In the midst of Pondy was a little green space, Bharathi Park. A walkway skirted the octagonal perimeter under shady trees past a children’s playground. Continue reading Puducherry’s Bharathi Park
I stumbled upon enormous churches, all of which seemed over sized for a town like Pondy. Perhaps in the days of French colonial rule, they needed them larger than the Hindu temples. Continue reading Puducherry churches
I roamed back and forth along streets designated as the French Quarter.
A French tourist staying at my homestay advised I look out for buildings with columns. Most of them were a bit of a disappointment, but at least one stood out as stylish. Continue reading Puducherry’s French Quarter
Once I passed over a canal that led to the Perfume River, I spied Tu Dam Pagoda. After a month in Vietnam, I was on pagoda overload and with three tourist buses outside, even more so. Continue reading The other Hue
This old town on the Thu Bon River was roughly half way between Saigon and Hanoi. The buildings were mostly yellow with white trimmings influenced by the Chinese and Japanese traders as well as French colonialists. Continue reading Yellow City – Hoi An
On Tran Hung Dao, the Dalat Cadasa Resort was made up of six houses once occupied by the French colonialists. The properties were turned into tourist accommodation and the best part was that it was possible to wander through each house and view some of the rooms without being a guest of the resort. Continue reading Dalat’s best kept secret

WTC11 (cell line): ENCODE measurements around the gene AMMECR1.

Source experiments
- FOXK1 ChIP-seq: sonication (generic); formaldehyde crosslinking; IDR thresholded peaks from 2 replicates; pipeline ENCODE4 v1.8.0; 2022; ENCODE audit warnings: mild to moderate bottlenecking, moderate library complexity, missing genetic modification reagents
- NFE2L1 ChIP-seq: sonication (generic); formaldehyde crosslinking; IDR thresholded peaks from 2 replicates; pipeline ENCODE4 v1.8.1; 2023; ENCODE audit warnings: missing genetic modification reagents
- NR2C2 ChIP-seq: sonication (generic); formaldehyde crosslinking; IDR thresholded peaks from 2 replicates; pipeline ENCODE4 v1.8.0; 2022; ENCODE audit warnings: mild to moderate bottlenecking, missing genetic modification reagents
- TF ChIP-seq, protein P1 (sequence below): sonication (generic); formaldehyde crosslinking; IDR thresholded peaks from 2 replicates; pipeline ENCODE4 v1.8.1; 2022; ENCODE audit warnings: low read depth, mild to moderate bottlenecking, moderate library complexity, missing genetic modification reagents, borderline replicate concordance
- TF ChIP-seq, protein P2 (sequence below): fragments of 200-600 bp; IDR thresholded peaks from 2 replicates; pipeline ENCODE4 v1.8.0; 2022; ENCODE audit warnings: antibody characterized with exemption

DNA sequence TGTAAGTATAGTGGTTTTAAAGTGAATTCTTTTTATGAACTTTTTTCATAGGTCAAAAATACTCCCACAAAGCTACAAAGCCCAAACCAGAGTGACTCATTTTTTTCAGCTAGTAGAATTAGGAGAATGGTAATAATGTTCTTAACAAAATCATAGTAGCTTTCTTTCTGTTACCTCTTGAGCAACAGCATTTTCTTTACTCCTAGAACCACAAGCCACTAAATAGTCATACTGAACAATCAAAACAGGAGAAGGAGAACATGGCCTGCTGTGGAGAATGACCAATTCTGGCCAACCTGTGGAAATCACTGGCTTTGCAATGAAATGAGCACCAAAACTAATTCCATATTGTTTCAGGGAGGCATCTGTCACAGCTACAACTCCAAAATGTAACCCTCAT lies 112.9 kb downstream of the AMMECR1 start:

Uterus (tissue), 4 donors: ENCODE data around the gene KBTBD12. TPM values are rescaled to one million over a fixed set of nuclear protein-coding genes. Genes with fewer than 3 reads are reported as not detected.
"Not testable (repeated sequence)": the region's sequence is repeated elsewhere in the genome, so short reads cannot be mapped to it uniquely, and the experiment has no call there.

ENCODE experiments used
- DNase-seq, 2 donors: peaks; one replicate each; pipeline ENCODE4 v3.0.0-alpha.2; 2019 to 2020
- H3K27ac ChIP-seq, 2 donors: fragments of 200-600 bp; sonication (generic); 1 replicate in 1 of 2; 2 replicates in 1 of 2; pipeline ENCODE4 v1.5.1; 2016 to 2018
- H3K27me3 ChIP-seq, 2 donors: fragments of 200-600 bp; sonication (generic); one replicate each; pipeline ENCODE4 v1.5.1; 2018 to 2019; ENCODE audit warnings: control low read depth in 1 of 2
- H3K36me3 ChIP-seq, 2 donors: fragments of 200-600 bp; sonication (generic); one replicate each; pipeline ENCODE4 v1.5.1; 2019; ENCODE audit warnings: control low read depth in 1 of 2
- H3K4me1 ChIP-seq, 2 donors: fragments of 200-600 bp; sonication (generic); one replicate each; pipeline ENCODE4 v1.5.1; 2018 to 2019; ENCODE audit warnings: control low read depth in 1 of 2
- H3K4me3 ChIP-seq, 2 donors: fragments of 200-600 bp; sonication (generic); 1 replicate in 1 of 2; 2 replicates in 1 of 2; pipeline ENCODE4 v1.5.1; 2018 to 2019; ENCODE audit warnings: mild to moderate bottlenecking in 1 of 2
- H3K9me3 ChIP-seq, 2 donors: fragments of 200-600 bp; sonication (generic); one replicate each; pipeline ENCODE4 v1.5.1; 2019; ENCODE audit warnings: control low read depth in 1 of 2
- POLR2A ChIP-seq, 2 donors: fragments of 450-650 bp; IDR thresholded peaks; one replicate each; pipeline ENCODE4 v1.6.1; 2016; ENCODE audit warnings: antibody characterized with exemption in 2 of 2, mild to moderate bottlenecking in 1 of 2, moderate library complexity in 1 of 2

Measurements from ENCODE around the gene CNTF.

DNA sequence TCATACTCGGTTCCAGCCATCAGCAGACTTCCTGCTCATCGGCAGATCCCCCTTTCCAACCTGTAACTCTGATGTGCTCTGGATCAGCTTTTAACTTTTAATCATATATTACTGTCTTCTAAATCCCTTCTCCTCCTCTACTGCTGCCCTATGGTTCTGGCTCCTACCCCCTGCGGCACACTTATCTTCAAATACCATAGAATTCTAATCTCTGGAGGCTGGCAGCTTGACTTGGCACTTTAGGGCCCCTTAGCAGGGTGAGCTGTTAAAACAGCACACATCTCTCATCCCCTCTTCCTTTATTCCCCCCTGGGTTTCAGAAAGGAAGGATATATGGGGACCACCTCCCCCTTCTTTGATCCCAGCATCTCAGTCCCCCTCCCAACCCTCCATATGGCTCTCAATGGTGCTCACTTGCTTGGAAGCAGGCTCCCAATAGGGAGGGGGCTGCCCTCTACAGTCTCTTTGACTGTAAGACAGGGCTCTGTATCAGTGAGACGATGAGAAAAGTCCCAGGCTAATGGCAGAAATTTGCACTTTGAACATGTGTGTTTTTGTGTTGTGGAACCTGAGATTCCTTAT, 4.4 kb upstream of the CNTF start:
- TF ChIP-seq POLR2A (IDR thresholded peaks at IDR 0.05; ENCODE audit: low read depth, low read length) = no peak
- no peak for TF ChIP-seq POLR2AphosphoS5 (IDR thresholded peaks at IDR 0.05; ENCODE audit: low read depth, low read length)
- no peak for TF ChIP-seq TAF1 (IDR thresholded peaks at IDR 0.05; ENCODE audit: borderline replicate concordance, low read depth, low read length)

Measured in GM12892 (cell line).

I’m not one for museums but decided to visit this one on the edge of Con Son, a ten minute walk away.
The museum was mainly about the incarceration and torture of the Vietnamese at the hands of the French colonial rulers followed by the U.S.A.’s puppet regime. I’d read a novel about a prisoner in the tiger cages but I don’t think the story was set in Vietnam. Still, I was curious to learn just what they looked like. Continue reading Con Dao’s Museum
I was headed to Ong Dung Beach, but on the way I was delayed by more reminders of the country’s repressive past. Continue reading An accidental reminder of Can Dao’s past
As I walked the tree-lined entrance to Hang Doung Cemetery, a heaviness pressed down on me. The site was lovingly maintained and the silence broken only by birds chirping, a rooster’s crow, an occasional dog barking or the wind through the trees. Continue reading Hang Duong Cemetery
I strolled the back streets on the first afternoon I arrived to discover this peaceful haven had a dark past. The island had been used as a prison for those who opposed French colonial rule; followed by the Vietnamese government against their own dissidents; and lastly by the U.S. Continue reading Prisons of Con Son